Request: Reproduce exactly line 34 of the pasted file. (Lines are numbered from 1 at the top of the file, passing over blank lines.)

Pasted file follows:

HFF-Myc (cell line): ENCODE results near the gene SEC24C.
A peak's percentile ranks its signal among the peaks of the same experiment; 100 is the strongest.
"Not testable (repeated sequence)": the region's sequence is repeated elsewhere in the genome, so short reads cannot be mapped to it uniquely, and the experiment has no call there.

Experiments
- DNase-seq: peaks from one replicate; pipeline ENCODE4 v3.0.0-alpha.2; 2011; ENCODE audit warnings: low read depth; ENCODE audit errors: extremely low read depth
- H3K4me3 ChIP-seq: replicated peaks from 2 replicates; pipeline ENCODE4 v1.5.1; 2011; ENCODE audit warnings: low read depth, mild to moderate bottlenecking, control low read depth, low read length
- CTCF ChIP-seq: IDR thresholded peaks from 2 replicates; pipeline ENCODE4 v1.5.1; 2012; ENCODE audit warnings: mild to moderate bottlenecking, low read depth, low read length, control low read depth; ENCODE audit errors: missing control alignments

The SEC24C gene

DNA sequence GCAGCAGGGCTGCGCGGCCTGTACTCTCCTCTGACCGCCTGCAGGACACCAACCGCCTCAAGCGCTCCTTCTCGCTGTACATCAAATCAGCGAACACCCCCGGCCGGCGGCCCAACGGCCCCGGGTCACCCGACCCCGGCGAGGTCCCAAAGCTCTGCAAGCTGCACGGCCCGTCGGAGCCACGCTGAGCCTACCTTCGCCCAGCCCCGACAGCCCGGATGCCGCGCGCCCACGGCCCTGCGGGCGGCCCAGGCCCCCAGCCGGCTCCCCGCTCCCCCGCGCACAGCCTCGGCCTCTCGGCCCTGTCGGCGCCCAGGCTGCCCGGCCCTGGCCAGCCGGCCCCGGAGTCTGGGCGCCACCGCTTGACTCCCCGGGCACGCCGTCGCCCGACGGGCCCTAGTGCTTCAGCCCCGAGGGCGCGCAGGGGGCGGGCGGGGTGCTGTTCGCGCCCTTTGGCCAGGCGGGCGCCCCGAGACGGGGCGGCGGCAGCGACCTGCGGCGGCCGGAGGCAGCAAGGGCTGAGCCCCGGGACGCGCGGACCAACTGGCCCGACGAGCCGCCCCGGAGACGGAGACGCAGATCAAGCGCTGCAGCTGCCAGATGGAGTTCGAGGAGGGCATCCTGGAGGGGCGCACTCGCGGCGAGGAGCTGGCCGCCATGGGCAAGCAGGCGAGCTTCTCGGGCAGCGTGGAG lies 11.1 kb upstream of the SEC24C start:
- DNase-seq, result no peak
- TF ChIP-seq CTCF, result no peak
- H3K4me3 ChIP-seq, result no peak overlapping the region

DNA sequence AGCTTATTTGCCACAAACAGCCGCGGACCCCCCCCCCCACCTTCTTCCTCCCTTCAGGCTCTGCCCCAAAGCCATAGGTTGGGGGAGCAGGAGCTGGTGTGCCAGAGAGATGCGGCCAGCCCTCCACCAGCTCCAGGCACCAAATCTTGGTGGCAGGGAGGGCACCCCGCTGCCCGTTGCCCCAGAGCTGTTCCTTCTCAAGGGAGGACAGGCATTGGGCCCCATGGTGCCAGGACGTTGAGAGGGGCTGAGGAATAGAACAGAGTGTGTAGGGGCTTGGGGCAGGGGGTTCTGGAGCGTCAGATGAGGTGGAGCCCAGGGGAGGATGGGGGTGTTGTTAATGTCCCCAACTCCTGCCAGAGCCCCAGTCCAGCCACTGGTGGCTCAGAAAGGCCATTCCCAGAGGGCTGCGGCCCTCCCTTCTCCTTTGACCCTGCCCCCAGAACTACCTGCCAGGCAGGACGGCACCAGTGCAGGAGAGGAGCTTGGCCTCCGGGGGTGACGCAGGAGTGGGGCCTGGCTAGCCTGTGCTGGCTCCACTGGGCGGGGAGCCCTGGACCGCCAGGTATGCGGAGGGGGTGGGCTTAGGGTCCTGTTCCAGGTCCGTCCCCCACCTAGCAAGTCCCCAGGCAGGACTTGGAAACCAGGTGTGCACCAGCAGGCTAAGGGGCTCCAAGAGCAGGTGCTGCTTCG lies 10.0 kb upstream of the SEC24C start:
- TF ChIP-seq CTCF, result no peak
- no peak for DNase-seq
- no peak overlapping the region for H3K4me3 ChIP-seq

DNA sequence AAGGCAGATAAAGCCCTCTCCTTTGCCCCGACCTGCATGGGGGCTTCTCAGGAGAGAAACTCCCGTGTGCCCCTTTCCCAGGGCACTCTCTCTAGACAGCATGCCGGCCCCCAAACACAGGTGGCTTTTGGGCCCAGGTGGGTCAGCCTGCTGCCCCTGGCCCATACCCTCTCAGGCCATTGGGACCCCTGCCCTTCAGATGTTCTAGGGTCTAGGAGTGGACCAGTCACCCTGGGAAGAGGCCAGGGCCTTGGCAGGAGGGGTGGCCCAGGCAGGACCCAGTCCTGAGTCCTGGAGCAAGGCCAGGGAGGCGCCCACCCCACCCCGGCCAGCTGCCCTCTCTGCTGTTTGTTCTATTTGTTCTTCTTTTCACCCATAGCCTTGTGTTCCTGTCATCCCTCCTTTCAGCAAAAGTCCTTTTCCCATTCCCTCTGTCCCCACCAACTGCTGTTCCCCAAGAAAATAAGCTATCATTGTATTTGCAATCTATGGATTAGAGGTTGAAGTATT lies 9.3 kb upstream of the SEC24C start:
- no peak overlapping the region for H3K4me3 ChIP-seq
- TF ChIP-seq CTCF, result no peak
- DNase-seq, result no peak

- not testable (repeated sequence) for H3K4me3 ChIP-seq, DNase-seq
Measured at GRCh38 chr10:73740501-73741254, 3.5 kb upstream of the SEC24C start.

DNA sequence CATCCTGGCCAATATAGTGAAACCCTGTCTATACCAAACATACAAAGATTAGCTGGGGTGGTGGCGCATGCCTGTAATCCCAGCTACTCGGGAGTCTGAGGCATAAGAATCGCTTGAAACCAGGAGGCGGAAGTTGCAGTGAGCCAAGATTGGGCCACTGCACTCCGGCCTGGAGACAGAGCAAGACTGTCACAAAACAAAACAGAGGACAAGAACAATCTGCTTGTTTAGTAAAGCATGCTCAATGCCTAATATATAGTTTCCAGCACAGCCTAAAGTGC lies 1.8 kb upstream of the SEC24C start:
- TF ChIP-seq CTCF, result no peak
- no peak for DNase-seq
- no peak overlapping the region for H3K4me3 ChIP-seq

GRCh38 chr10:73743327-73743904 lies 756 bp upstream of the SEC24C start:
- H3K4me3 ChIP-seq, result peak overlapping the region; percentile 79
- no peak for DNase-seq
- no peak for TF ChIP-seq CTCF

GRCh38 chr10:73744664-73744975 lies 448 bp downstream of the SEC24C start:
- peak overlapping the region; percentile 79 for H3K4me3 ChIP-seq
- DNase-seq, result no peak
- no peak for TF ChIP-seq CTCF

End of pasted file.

- no peak for TF ChIP-seq CTCF